2: The end of God’s appointing this day is for the manifestation of the glory of His mercy, in the eternal salvation of the elect; and of His justice, in the damnation of the reprobate, who are wicked and disobedient. For then shall the righteous go into everlasting life, and receive that fullness of joy and refreshing, which shall come from the presence of the Lord; but the wicked who know not God, and obey not the Gospel of Jesus Christ, shall be cast into eternal torments, and be punished with everlasting destruction from the presence of the Lord, and from the glory of His power.

3: As Christ would have us to be certainly persuaded that there shall be a day of judgment, both to deter all men from sin; and for the greater consolation of the godly in their adversity: so will He have that day unknown to men, that they may shake off all carnal security, and be always watchful, because they know not at what hour the Lord will come; and may be ever prepared to say, Come Lord Jesus, come quickly, Amen.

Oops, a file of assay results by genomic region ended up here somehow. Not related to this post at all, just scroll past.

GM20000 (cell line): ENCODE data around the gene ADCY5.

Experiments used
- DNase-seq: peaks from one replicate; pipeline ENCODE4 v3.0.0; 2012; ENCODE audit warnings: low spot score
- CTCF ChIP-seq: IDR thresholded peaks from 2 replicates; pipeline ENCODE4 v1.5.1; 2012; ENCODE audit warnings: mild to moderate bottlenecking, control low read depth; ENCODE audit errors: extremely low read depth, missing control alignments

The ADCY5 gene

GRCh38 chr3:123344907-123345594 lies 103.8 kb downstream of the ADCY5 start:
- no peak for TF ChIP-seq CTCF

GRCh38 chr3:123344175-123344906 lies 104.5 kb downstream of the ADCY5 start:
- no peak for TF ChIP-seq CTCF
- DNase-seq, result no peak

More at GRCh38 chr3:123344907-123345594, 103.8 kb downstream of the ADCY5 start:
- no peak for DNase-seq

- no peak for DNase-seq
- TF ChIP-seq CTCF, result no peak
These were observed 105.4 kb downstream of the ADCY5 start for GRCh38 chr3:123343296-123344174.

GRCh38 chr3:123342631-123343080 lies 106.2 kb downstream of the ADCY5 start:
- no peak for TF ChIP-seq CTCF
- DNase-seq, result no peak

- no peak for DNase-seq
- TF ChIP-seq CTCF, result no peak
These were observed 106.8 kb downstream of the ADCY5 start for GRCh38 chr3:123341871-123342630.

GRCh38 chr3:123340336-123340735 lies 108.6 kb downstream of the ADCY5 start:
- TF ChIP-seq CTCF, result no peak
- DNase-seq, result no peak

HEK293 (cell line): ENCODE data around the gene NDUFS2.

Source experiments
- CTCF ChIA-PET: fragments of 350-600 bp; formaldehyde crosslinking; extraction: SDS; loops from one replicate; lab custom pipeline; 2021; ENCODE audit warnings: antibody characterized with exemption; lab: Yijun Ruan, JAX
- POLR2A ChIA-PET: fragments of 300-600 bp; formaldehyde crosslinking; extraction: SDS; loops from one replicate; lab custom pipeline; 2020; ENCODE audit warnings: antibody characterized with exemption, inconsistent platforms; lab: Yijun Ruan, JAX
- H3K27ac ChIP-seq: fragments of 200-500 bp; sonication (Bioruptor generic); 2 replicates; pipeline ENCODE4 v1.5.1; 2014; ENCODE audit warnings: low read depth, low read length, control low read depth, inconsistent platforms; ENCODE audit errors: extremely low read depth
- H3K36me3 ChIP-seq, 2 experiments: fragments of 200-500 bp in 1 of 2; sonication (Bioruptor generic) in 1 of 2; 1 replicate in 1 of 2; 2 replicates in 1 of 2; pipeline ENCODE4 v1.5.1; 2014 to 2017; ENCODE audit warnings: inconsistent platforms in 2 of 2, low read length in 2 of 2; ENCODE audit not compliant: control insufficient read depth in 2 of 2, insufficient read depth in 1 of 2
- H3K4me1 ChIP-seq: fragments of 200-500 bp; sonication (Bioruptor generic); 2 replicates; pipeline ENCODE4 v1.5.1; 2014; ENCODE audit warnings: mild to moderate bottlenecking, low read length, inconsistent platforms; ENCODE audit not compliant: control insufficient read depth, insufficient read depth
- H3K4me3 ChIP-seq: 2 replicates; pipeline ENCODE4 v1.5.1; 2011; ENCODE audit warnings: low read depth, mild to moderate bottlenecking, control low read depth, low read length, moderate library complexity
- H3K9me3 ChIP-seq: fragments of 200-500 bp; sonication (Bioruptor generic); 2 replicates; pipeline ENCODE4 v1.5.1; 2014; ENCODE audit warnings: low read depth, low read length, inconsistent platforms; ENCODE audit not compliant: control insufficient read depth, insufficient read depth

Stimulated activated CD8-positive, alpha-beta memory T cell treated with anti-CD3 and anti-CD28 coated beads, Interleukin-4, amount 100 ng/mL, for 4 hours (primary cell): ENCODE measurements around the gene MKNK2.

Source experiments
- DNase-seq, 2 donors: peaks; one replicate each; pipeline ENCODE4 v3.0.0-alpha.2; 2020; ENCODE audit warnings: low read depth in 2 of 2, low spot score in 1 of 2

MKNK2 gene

Robert Shaw, 1845, has offered this exposition.


There is a particular judgment which passes upon every individual immediately after death; for "it is appointed unto men once to die, but after this the judgement."—Heb. ix. 27. There is also a general judgment, which shall take place after the resurrection of the dead, at the last day. The present sections—1. Declare the certainty of a future judgment; 2. Affirm that the administration of this judgement is committed to Jesus Christ; 3. Point out the parties who shall appear before his tribunal; 4. The matters to be tried; and, 6. The sentence to be pronounced.

I. The certainty of a future judgment. We are told that Paul reasoned before Felix of judgment to come.—Acts xxiv. 26. He proved this truth by arguments drawn from the nature and reason of things; and such arguments are not to be overlooked by us, though our faith stands upon a more sure foundation.